We can also look at how long it takes for the impact on income and wealth of stolen assets to fall to half its initial value, which we call the half-life. In the standard Solow model, the half-life of assets stolen from overseas is rarely more than 20 or 30 years. This means that, after 90 years or so, the impact of what may initially have been a very large proportion of assets stolen has shrunk to very small levels.
The ownership of the stolen goods by the person who later receives them is itself unjust
This model only looks at injustice from the point of view of the country that committed the theft, but the view from the other side could be quite different. Belgium under the rule of King Leopold II looted assets on a massive scale from what was then known as the Congo in the late 19th century. If we ask how much wealthier a typical Belgian is today because of King Leopold’s actions, the answer is probably not a great deal, largely because most of those assets went to King Leopold personally. But if we ask why the Democratic Republic of Congo is as poor as it is today, we can conceive that it is significantly due to King Leopold’s actions, which affected its whole political and institutional structure and held the country back.
It is different if assets have been stolen from one group by another group within the same economy. In that case, the labour income – which reflects the stock of national capital – does not necessarily change and does not, by Nozick’s principle, reflect injustice. If one landowner steals the land of another, the wages of the people working the land are likely to stay the same; there is no sense in which their labour income becomes unjust. So, the wage income earned from the part of capital that has been unjustly stolen by one group from another is not itself unjust. This makes a significant difference to the question of how long injustice lasts.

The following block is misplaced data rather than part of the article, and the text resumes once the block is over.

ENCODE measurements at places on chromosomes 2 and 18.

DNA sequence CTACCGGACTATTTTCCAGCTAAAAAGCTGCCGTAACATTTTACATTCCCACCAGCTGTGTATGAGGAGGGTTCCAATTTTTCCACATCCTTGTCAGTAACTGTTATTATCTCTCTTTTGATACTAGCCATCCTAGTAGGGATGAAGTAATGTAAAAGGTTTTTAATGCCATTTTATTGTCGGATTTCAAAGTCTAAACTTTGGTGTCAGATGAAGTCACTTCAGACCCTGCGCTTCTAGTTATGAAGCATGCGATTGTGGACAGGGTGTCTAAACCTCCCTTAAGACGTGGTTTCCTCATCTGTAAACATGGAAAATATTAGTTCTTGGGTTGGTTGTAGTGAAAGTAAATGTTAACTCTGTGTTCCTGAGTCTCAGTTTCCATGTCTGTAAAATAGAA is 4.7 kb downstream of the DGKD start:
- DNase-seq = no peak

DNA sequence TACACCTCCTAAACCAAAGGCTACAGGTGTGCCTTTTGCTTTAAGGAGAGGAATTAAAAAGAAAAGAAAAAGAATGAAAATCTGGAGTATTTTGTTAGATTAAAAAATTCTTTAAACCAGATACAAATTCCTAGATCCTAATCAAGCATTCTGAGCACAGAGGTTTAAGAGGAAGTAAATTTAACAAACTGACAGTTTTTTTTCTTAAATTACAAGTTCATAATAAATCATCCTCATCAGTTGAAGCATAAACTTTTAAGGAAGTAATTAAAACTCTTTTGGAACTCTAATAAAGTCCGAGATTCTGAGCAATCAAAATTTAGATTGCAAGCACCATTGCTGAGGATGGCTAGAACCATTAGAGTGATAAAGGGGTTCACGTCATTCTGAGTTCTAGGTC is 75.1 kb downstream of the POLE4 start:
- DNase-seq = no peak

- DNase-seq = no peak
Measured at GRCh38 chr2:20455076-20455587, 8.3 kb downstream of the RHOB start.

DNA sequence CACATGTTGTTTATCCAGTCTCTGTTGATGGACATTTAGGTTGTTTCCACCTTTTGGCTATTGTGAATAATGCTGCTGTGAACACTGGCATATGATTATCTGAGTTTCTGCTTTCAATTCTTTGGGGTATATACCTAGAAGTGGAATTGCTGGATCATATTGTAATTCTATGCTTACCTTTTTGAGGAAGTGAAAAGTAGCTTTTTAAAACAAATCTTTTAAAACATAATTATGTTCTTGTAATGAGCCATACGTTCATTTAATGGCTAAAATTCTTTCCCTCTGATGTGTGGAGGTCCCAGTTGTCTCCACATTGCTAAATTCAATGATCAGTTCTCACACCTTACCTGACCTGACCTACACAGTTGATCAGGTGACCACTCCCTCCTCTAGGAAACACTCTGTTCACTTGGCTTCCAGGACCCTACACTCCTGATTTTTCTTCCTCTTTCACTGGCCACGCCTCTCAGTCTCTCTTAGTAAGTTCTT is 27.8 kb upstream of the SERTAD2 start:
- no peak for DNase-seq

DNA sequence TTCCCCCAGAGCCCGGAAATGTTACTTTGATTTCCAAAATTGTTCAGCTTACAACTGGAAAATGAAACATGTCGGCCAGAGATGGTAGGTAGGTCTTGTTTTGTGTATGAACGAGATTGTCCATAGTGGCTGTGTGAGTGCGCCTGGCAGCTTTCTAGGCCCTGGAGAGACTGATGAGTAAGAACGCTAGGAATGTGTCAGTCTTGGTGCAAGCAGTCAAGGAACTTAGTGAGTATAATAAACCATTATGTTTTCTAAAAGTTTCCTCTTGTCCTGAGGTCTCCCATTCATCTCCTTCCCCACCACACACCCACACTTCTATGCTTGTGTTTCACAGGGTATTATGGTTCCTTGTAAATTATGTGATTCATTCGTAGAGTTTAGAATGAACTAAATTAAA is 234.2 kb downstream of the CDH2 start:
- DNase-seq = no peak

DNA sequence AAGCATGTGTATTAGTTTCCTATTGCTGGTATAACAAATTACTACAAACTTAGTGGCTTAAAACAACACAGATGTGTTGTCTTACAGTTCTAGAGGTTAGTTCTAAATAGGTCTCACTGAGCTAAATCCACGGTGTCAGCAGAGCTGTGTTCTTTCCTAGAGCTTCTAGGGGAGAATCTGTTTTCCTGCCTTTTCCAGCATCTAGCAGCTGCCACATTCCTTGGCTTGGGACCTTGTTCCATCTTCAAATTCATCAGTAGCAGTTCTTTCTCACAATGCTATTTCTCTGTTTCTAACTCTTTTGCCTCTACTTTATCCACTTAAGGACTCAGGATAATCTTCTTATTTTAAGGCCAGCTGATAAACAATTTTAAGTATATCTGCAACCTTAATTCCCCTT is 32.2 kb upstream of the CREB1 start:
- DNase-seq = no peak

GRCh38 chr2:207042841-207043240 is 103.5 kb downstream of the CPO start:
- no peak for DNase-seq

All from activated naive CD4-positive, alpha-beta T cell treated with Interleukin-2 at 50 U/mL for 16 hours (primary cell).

This model only looks at injustice from the point of view of the country that committed the theft, but the view from the other side could be quite different
That said, you might think that, as we own our labour power, any income we earn from it must be justly owned by us. But much of the income people earn is a result of their acquired skills from training and education. Historically, the children of the rich enjoyed a better, more expensive education than the rest of the population, perhaps funded using income that may have been acquired unjustly. This would then be a mechanism for injustice to last significantly longer, even through to today.
Although the longer-term economic impacts of injustice in the acquisition of assets might become relatively low after some years, that does not mean the initial act itself is any less unjust. But it does affect the case for reparations from the descendants of those who committed past injustices because the extent of their responsibility depends on whether they have benefited from those past injustices. This is why the persistence or otherwise of the economic effects of past injustices is so relevant to contemporary issues such as the legacy of slavery and other atrocities from the past.
A detailed account of the analysis summarised here can be found in the article “The Half Life of Economic Injustice” by David Miles, published in Economics and Philosophy